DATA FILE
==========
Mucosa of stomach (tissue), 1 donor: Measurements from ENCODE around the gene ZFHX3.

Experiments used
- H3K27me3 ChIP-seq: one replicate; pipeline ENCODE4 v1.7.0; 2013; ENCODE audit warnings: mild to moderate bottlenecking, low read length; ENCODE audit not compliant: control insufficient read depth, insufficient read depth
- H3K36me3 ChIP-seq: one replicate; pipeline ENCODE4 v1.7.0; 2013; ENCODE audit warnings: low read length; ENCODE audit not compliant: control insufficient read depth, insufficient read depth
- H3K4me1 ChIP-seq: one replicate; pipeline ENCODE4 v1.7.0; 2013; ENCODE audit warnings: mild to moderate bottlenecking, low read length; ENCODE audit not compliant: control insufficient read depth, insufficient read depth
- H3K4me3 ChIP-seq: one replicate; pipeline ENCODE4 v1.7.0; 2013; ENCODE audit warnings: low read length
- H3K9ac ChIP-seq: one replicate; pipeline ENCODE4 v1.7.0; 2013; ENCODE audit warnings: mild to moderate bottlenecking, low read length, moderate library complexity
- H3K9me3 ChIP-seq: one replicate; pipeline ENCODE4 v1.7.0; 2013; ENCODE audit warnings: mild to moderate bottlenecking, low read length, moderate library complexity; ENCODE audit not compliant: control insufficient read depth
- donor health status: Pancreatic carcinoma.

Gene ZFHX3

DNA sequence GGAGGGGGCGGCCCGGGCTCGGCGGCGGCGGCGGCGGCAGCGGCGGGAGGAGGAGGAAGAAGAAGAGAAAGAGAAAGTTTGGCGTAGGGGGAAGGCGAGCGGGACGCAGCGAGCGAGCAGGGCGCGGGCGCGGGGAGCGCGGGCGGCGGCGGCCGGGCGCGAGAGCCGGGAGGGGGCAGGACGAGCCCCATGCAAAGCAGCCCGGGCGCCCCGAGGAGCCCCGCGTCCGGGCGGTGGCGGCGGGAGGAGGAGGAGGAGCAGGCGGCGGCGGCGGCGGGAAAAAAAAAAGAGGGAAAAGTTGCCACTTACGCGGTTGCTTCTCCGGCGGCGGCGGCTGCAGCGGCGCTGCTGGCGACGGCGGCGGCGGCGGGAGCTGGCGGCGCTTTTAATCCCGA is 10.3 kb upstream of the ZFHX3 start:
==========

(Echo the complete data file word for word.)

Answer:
Mucosa of stomach (tissue), 1 donor: Measurements from ENCODE around the gene ZFHX3.

Experiments used
- H3K27me3 ChIP-seq: one replicate; pipeline ENCODE4 v1.7.0; 2013; ENCODE audit warnings: mild to moderate bottlenecking, low read length; ENCODE audit not compliant: control insufficient read depth, insufficient read depth
- H3K36me3 ChIP-seq: one replicate; pipeline ENCODE4 v1.7.0; 2013; ENCODE audit warnings: low read length; ENCODE audit not compliant: control insufficient read depth, insufficient read depth
- H3K4me1 ChIP-seq: one replicate; pipeline ENCODE4 v1.7.0; 2013; ENCODE audit warnings: mild to moderate bottlenecking, low read length; ENCODE audit not compliant: control insufficient read depth, insufficient read depth
- H3K4me3 ChIP-seq: one replicate; pipeline ENCODE4 v1.7.0; 2013; ENCODE audit warnings: low read length
- H3K9ac ChIP-seq: one replicate; pipeline ENCODE4 v1.7.0; 2013; ENCODE audit warnings: mild to moderate bottlenecking, low read length, moderate library complexity
- H3K9me3 ChIP-seq: one replicate; pipeline ENCODE4 v1.7.0; 2013; ENCODE audit warnings: mild to moderate bottlenecking, low read length, moderate library complexity; ENCODE audit not compliant: control insufficient read depth
- donor health status: Pancreatic carcinoma.

Gene ZFHX3

DNA sequence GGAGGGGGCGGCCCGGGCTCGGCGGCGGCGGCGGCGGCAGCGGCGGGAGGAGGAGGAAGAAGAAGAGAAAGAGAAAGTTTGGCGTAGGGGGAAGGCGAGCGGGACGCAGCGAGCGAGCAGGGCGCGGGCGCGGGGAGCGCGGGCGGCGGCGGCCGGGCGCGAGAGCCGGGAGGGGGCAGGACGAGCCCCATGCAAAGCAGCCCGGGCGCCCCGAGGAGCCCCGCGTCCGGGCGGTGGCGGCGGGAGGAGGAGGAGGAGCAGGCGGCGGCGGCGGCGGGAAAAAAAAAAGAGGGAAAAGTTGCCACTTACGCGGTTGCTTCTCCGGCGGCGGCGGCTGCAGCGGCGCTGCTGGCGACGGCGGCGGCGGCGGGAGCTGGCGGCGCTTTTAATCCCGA is 10.3 kb upstream of the ZFHX3 start: